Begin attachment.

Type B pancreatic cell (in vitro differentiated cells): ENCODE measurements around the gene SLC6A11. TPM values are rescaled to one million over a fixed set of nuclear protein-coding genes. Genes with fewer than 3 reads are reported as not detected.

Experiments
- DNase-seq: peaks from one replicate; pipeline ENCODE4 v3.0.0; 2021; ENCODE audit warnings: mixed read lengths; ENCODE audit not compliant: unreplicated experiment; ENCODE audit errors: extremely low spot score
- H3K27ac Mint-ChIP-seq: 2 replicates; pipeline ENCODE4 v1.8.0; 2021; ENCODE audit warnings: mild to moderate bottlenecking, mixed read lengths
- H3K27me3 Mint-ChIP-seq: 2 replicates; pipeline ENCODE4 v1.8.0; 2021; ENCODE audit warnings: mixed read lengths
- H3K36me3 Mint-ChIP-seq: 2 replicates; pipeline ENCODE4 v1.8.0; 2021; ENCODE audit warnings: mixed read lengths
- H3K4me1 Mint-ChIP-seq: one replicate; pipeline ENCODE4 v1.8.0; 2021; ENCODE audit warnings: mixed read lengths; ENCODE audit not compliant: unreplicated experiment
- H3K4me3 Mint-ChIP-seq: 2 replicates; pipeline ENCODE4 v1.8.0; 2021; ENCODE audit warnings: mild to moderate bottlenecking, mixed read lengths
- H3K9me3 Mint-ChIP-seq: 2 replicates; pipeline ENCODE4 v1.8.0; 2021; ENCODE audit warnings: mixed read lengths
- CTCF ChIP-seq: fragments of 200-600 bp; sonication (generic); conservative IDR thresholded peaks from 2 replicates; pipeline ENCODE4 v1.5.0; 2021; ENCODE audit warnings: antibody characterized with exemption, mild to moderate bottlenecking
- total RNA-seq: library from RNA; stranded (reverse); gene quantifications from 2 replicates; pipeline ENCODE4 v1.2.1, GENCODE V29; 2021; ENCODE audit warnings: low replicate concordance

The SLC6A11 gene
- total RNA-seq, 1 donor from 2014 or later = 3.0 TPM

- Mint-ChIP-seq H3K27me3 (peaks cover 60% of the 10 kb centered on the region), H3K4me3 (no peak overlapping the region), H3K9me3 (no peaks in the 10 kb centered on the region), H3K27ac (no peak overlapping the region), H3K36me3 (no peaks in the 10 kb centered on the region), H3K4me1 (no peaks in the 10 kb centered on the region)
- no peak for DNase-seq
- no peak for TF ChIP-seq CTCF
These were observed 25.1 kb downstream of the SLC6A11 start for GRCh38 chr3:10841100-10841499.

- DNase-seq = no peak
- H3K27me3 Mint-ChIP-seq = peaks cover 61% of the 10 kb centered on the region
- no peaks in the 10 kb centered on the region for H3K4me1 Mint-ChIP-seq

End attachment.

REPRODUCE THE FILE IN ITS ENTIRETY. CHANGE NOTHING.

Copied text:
Type B pancreatic cell (in vitro differentiated cells): ENCODE measurements around the gene SLC6A11. TPM values are rescaled to one million over a fixed set of nuclear protein-coding genes. Genes with fewer than 3 reads are reported as not detected.

Experiments
- DNase-seq: peaks from one replicate; pipeline ENCODE4 v3.0.0; 2021; ENCODE audit warnings: mixed read lengths; ENCODE audit not compliant: unreplicated experiment; ENCODE audit errors: extremely low spot score
- H3K27ac Mint-ChIP-seq: 2 replicates; pipeline ENCODE4 v1.8.0; 2021; ENCODE audit warnings: mild to moderate bottlenecking, mixed read lengths
- H3K27me3 Mint-ChIP-seq: 2 replicates; pipeline ENCODE4 v1.8.0; 2021; ENCODE audit warnings: mixed read lengths
- H3K36me3 Mint-ChIP-seq: 2 replicates; pipeline ENCODE4 v1.8.0; 2021; ENCODE audit warnings: mixed read lengths
- H3K4me1 Mint-ChIP-seq: one replicate; pipeline ENCODE4 v1.8.0; 2021; ENCODE audit warnings: mixed read lengths; ENCODE audit not compliant: unreplicated experiment
- H3K4me3 Mint-ChIP-seq: 2 replicates; pipeline ENCODE4 v1.8.0; 2021; ENCODE audit warnings: mild to moderate bottlenecking, mixed read lengths
- H3K9me3 Mint-ChIP-seq: 2 replicates; pipeline ENCODE4 v1.8.0; 2021; ENCODE audit warnings: mixed read lengths
- CTCF ChIP-seq: fragments of 200-600 bp; sonication (generic); conservative IDR thresholded peaks from 2 replicates; pipeline ENCODE4 v1.5.0; 2021; ENCODE audit warnings: antibody characterized with exemption, mild to moderate bottlenecking
- total RNA-seq: library from RNA; stranded (reverse); gene quantifications from 2 replicates; pipeline ENCODE4 v1.2.1, GENCODE V29; 2021; ENCODE audit warnings: low replicate concordance

The SLC6A11 gene
- total RNA-seq, 1 donor from 2014 or later = 3.0 TPM

- Mint-ChIP-seq H3K27me3 (peaks cover 60% of the 10 kb centered on the region), H3K4me3 (no peak overlapping the region), H3K9me3 (no peaks in the 10 kb centered on the region), H3K27ac (no peak overlapping the region), H3K36me3 (no peaks in the 10 kb centered on the region), H3K4me1 (no peaks in the 10 kb centered on the region)
- no peak for DNase-seq
- no peak for TF ChIP-seq CTCF
These were observed 25.1 kb downstream of the SLC6A11 start for GRCh38 chr3:10841100-10841499.

- DNase-seq = no peak
- H3K27me3 Mint-ChIP-seq = peaks cover 61% of the 10 kb centered on the region
- no peaks in the 10 kb centered on the region for H3K4me1 Mint-ChIP-seq